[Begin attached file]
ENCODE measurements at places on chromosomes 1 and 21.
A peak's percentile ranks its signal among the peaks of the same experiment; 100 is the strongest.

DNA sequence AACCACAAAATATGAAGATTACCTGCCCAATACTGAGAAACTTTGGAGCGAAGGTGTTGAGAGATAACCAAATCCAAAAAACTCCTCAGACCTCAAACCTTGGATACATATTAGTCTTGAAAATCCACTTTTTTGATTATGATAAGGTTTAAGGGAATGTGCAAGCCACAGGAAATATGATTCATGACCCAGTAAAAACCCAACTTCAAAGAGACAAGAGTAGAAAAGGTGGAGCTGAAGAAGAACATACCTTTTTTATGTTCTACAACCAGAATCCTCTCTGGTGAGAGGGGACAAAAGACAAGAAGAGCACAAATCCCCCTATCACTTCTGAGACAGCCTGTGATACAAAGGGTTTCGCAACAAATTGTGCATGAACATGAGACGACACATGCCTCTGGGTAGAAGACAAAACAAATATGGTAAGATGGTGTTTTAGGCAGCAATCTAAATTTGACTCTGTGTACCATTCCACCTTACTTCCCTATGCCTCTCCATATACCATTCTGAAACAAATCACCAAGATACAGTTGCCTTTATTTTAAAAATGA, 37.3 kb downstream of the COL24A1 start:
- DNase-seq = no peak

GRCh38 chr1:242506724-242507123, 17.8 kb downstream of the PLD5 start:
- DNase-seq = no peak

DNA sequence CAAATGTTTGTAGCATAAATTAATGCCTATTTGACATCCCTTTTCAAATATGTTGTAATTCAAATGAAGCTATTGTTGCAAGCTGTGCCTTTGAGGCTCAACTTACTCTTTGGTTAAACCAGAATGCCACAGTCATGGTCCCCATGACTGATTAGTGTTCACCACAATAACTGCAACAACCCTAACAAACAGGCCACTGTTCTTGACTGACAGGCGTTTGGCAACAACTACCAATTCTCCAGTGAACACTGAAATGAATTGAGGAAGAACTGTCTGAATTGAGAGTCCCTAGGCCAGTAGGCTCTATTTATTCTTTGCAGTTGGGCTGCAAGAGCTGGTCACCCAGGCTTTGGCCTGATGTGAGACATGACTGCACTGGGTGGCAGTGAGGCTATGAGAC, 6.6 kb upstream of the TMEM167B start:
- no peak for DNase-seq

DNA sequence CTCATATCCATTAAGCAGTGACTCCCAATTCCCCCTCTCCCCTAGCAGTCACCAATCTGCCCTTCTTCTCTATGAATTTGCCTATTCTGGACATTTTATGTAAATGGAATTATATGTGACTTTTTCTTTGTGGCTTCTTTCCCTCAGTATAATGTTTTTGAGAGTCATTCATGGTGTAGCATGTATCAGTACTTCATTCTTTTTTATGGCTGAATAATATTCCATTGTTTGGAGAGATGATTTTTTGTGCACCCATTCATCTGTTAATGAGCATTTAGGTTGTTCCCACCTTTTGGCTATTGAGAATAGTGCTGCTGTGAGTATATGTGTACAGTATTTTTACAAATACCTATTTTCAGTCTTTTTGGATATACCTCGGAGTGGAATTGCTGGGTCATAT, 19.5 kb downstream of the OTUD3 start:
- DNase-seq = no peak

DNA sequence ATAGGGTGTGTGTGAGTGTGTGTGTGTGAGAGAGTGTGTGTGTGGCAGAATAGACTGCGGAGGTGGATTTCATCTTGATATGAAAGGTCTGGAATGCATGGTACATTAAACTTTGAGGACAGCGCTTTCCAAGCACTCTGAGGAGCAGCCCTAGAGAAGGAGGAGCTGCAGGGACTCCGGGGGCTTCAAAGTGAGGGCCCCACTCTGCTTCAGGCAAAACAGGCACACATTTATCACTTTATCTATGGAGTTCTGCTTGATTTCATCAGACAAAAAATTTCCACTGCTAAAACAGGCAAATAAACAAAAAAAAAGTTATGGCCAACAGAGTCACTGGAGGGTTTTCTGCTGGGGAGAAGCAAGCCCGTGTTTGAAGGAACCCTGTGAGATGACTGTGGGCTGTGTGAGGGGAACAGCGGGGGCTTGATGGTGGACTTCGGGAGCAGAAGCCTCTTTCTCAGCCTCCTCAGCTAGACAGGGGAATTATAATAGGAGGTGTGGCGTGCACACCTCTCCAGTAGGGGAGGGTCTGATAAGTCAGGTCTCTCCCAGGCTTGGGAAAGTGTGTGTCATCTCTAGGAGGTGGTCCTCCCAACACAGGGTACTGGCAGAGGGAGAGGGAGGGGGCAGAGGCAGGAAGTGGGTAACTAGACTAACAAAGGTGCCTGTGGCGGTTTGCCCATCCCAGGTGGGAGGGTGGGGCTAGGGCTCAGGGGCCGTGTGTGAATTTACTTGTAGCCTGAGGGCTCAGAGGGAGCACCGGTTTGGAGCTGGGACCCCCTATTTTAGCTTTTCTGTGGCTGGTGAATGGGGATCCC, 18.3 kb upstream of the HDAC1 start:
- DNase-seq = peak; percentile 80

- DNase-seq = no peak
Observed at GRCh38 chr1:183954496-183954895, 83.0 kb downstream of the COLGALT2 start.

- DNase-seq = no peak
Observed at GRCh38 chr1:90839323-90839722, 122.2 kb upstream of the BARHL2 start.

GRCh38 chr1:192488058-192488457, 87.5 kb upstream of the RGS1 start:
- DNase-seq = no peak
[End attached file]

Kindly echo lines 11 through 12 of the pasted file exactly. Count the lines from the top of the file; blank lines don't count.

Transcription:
DNA sequence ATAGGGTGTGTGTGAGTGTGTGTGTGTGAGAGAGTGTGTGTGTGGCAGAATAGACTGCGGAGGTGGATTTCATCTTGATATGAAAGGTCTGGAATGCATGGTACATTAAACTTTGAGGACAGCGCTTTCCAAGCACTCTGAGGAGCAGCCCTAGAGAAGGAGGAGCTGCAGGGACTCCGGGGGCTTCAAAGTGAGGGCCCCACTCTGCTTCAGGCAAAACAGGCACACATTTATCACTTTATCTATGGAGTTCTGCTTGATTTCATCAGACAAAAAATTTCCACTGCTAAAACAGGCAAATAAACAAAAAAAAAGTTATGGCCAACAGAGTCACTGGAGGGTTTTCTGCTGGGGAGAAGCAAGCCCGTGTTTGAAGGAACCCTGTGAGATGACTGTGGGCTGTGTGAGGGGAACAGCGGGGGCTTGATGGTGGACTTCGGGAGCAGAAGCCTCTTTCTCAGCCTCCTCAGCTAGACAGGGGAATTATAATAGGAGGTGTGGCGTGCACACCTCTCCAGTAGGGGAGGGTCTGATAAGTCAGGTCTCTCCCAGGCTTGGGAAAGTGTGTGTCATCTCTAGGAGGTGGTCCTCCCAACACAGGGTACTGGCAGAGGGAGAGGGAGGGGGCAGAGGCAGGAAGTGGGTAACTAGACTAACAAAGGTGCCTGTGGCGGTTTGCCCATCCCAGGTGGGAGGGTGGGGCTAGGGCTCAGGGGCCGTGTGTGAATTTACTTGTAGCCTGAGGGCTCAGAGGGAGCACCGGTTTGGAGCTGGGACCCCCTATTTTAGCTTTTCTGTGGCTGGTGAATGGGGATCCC, 18.3 kb upstream of the HDAC1 start:
- DNase-seq = peak; percentile 80